Warner Bros. Discovery Partners with Spotify for Podcast Distribution and Monetization

Warner Bros. Discovery is partnering with music streaming platform Spotify for a new podcast distribution and monetization partnership across the legacy entertainment company’s portfolio of brands.

Spotify’s enterprise podcast platform, Megaphone, will host and distribute Warner Bros. Discovery’s slate of audio shows. Additionally, the music platform will serve as one of WBD’s podcast monetization partners via the Spotify Audience Network.

WBD’s podcasts include CNN’s All There Is With Anderson Cooper, CNN’s Chasing Life With Dr. Sanjay Gupta, CNN’s The Assignment With Audie Cornish, HBO’s The Official Game of Thrones Podcast: House of the Dragon, HBO’s Succession Podcast, TCM’s The Plot Thickens, and WBD Sports’ The Steam Room, among others.

Podcasts from HBO, Max, CNN, CNN en Español, Bleacher Report, WBD Sports, Adult Swim, Turner Classic Movies Network, and truTV will be hosted and distributed via Megaphone. Over the past 12 months, advertiser participation has grown more than 45% while opted-in publishers have increased more than 70%, according to the companies.

Spotify Music Subscription Streaming Service Announces First U.S. Price Hike

Spotify, the largest music subscription streaming service with more than 200 million members worldwide, is raising its monthly fee in the U.S. for the first time.

The publicly-traded Swedish-based service is upping the monthly price by $1, with the “premium single” user access now costing $10.99 monthly, followed by $14.99 for “premium duo,” $16.99 for “premium family,” and $5.99 for “premium student.”

In a blog post, co-founder/CEO Daniel Ek said the market landscape, including artist demands for higher royalties, has “evolved,” creating additional operating costs.

“So that we can keep innovating, we are changing our prices across a number of markets around the world,” Ek wrote. “These updates will help us continue to deliver value to fans and artists on our platform.”

The price hike follows similar moves by Spotify competitors, including Apple Music, YouTube Music and Amazon Music, which are all now priced comparably.

Spotify, which reports second-quarter (ended June 30) fiscal results tomorrow (July 25), added 5 million new subs in the first quarter (ended March 31), to up its global sub base to 210 million.

Streaming Music Service Spotify Begins Selling Audiobooks

Spotify, the world’s largest streaming music service, Sept. 20 began offering more than 300,000 audiobook titles to its users to purchase.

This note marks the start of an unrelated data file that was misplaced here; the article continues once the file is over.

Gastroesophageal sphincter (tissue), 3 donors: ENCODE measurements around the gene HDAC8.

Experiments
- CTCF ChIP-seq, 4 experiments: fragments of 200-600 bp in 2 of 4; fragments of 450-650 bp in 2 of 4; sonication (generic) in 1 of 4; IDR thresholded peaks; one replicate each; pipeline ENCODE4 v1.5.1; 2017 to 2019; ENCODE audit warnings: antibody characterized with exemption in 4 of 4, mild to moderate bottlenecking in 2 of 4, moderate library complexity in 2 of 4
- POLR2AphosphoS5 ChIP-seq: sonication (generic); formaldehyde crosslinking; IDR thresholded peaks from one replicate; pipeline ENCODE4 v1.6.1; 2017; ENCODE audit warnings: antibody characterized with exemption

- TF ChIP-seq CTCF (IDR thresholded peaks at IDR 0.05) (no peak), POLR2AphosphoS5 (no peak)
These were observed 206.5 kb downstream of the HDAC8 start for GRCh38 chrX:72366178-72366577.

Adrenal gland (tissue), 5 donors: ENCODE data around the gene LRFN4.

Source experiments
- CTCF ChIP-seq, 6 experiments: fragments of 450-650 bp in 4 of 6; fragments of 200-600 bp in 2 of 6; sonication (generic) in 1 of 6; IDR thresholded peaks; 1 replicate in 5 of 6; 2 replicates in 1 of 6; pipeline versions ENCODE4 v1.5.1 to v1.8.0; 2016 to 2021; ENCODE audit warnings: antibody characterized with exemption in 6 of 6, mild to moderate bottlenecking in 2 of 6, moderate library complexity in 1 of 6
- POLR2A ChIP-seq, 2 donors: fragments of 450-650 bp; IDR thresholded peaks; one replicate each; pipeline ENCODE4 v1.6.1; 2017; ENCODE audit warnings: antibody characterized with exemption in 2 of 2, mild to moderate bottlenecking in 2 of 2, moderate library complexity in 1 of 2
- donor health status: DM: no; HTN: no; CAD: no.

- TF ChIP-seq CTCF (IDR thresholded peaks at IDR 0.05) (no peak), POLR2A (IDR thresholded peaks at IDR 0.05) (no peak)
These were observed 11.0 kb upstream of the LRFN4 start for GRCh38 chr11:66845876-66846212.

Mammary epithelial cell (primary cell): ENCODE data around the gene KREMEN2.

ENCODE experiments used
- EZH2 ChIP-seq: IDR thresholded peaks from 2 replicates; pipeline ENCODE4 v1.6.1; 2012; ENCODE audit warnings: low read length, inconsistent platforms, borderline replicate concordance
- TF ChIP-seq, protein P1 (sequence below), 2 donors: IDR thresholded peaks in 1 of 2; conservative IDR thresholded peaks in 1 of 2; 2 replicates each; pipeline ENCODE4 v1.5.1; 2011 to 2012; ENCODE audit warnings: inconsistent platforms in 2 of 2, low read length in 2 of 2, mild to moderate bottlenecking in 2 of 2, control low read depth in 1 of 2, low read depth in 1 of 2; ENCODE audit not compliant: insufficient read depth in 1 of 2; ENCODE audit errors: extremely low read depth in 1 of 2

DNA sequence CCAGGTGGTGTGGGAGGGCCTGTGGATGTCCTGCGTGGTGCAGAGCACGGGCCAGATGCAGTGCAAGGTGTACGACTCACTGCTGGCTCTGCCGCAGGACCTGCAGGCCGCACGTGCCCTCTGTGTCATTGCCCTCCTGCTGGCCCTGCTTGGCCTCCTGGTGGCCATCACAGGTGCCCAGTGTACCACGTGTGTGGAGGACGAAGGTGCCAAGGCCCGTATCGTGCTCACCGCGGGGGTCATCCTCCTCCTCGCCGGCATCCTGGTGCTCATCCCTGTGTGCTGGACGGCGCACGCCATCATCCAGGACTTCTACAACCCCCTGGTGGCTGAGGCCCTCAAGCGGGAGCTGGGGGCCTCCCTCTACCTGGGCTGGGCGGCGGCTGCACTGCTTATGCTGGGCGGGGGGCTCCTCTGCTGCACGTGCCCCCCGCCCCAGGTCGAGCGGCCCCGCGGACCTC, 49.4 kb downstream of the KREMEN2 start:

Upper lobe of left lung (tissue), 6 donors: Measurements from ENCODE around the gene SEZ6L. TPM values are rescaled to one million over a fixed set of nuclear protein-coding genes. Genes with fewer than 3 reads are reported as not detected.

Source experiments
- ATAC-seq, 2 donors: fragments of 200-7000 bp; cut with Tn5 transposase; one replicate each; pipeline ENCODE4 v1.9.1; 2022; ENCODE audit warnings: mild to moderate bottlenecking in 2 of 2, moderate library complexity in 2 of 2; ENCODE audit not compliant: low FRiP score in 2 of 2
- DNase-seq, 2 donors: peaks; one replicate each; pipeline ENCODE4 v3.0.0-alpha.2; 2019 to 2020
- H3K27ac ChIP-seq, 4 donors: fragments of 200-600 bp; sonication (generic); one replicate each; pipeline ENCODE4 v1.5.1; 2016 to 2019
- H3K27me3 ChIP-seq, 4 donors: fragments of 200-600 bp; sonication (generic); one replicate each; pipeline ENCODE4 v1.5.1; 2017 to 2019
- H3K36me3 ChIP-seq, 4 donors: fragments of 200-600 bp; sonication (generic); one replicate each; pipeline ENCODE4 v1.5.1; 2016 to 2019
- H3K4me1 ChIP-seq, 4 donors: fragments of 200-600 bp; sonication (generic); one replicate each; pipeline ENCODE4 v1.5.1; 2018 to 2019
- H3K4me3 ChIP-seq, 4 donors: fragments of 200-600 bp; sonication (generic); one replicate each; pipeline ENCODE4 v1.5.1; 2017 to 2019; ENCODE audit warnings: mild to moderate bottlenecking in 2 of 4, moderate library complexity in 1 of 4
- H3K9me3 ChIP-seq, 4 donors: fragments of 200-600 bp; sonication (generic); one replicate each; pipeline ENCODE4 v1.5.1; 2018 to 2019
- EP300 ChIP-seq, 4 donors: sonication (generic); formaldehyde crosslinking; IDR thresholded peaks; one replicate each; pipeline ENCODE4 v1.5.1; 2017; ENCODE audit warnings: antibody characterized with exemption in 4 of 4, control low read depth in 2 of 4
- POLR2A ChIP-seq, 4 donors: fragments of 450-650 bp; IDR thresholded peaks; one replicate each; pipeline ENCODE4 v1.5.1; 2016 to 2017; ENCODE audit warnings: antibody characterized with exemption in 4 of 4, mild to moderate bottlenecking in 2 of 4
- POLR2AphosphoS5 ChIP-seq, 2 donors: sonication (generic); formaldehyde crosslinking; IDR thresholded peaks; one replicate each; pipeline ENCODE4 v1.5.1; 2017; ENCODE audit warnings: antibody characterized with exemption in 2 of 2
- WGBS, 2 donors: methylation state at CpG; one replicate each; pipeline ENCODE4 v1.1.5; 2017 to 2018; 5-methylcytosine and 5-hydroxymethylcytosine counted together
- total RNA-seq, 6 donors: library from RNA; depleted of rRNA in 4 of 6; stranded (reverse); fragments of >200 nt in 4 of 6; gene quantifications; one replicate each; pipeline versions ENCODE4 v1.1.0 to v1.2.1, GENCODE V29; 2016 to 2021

The Stockholm-based platform with 182 million subscribers and 422 million monthly users worldwide, said users in the U.S. have access to a brand-new user interface that’s geared specifically for listening to audiobooks and fits alongside the music and podcasts links.

“We’ve been saying for a while now that our ambition is to be the complete package for everyone’s listening needs,” Nir Zicherman, VP, global head of audiobooks and gated content at Spotify, said in a media interview.

While audiobooks represent just a 6% to 7% share of the wider book market, the category, like podcasts, is growing by 20% year over year, according to Zicherman, who believes the platform can help introduce audiobooks to an audience of consumers who may never have tried them otherwise.

Major audiobook competitors include Amazon, Apple and Google.

“We see a substantial untapped market,” he said.

Audiobooks will show up with a lock icon on the play button, signaling that they need to be purchased in order to listen. Spotify app users will be able to purchase them on a Web page and the book will be automatically saved in their library and available to listen to whenever they want.

Listeners can download content for offline listening, and the automatic bookmarking feature saves their place so they can pick up where they left off. Speed control is also included, with a variety of options to speed up or slow down the pace. And for listeners who want to share their opinion after listening to a book, there’s a rating feature, which will display the aggregate rating of the book on social media platforms.

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“The offering available today in the U.S. is just the first iteration of audiobooks on Spotify,” Zicherman said. “We’ll learn a lot through this launch and leverage those learnings as we enhance the experience with new features, plan for launches in additional markets, and innovate on the format to benefit listeners, authors and publishers.”

Launched in 2006, Spotify posted a €39 million ($38.8 million) loss on revenue of €9.66 billion ($9.63 billion) in 2021, the latter up 22% increase from the previous-year period. The company has never posted a fiscal profit.

Hulu Continues to Offer Discounted College Student Pricing

With college back in session, Hulu is once again offering students access to its ad-supported subscription streaming video plan for $1.99 a month, down more than 70% from the normal $6.99 fee for streaming with limited ads.

The special pricing, which is valid only for students currently enrolled in graduate or advanced degree programs at Title IV accredited colleges or universities in the United States. For existing subscribers, only those billed directly by Hulu are eligible.

While Hulu’s price beats special college student pricing offers from Paramount+ ($3.75 compared to $4.99 for the standard fee), Apple TV+ and Apple Music ($5.99), and YouTube Premium ($6.99), few college student offers top Spotify’s music/video bundle.